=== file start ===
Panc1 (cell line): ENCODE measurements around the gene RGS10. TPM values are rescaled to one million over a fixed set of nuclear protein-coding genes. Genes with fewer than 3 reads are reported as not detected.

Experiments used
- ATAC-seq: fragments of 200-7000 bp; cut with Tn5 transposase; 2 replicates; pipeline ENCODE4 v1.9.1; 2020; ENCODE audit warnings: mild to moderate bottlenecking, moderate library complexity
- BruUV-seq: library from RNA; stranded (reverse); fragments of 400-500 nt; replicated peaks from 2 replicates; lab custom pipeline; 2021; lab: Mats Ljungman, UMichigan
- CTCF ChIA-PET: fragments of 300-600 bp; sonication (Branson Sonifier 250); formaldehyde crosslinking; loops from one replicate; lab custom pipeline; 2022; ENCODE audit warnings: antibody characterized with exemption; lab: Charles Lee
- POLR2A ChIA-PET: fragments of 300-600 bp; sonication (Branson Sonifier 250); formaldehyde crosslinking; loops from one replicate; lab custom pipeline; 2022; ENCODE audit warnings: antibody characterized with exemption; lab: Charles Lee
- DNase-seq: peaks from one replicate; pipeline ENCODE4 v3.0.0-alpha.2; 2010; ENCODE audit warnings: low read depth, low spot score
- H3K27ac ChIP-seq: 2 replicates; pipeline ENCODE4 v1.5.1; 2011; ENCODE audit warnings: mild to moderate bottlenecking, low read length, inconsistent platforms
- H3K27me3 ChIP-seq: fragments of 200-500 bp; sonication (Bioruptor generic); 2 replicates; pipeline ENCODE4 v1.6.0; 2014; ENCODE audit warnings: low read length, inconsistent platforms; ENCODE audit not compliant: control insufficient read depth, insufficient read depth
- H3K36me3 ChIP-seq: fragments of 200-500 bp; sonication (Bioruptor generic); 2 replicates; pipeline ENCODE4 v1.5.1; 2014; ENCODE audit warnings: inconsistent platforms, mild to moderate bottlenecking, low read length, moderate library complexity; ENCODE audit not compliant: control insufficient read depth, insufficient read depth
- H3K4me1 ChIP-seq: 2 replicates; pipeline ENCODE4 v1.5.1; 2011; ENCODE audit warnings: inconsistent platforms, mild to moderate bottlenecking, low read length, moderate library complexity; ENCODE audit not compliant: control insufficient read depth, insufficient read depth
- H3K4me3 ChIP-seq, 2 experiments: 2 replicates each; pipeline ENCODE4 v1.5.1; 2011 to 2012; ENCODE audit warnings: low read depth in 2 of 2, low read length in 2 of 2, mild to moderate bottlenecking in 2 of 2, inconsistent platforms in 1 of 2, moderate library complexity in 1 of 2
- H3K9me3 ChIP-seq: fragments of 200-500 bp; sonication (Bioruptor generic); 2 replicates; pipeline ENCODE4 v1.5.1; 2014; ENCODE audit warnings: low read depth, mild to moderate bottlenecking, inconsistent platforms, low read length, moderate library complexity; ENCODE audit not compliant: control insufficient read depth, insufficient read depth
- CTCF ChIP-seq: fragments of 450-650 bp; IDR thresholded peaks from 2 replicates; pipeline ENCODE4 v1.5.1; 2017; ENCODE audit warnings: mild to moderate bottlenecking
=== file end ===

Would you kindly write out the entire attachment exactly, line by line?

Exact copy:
Panc1 (cell line): ENCODE measurements around the gene RGS10. TPM values are rescaled to one million over a fixed set of nuclear protein-coding genes. Genes with fewer than 3 reads are reported as not detected.

Experiments used
- ATAC-seq: fragments of 200-7000 bp; cut with Tn5 transposase; 2 replicates; pipeline ENCODE4 v1.9.1; 2020; ENCODE audit warnings: mild to moderate bottlenecking, moderate library complexity
- BruUV-seq: library from RNA; stranded (reverse); fragments of 400-500 nt; replicated peaks from 2 replicates; lab custom pipeline; 2021; lab: Mats Ljungman, UMichigan
- CTCF ChIA-PET: fragments of 300-600 bp; sonication (Branson Sonifier 250); formaldehyde crosslinking; loops from one replicate; lab custom pipeline; 2022; ENCODE audit warnings: antibody characterized with exemption; lab: Charles Lee
- POLR2A ChIA-PET: fragments of 300-600 bp; sonication (Branson Sonifier 250); formaldehyde crosslinking; loops from one replicate; lab custom pipeline; 2022; ENCODE audit warnings: antibody characterized with exemption; lab: Charles Lee
- DNase-seq: peaks from one replicate; pipeline ENCODE4 v3.0.0-alpha.2; 2010; ENCODE audit warnings: low read depth, low spot score
- H3K27ac ChIP-seq: 2 replicates; pipeline ENCODE4 v1.5.1; 2011; ENCODE audit warnings: mild to moderate bottlenecking, low read length, inconsistent platforms
- H3K27me3 ChIP-seq: fragments of 200-500 bp; sonication (Bioruptor generic); 2 replicates; pipeline ENCODE4 v1.6.0; 2014; ENCODE audit warnings: low read length, inconsistent platforms; ENCODE audit not compliant: control insufficient read depth, insufficient read depth
- H3K36me3 ChIP-seq: fragments of 200-500 bp; sonication (Bioruptor generic); 2 replicates; pipeline ENCODE4 v1.5.1; 2014; ENCODE audit warnings: inconsistent platforms, mild to moderate bottlenecking, low read length, moderate library complexity; ENCODE audit not compliant: control insufficient read depth, insufficient read depth
- H3K4me1 ChIP-seq: 2 replicates; pipeline ENCODE4 v1.5.1; 2011; ENCODE audit warnings: inconsistent platforms, mild to moderate bottlenecking, low read length, moderate library complexity; ENCODE audit not compliant: control insufficient read depth, insufficient read depth
- H3K4me3 ChIP-seq, 2 experiments: 2 replicates each; pipeline ENCODE4 v1.5.1; 2011 to 2012; ENCODE audit warnings: low read depth in 2 of 2, low read length in 2 of 2, mild to moderate bottlenecking in 2 of 2, inconsistent platforms in 1 of 2, moderate library complexity in 1 of 2
- H3K9me3 ChIP-seq: fragments of 200-500 bp; sonication (Bioruptor generic); 2 replicates; pipeline ENCODE4 v1.5.1; 2014; ENCODE audit warnings: low read depth, mild to moderate bottlenecking, inconsistent platforms, low read length, moderate library complexity; ENCODE audit not compliant: control insufficient read depth, insufficient read depth
- CTCF ChIP-seq: fragments of 450-650 bp; IDR thresholded peaks from 2 replicates; pipeline ENCODE4 v1.5.1; 2017; ENCODE audit warnings: mild to moderate bottlenecking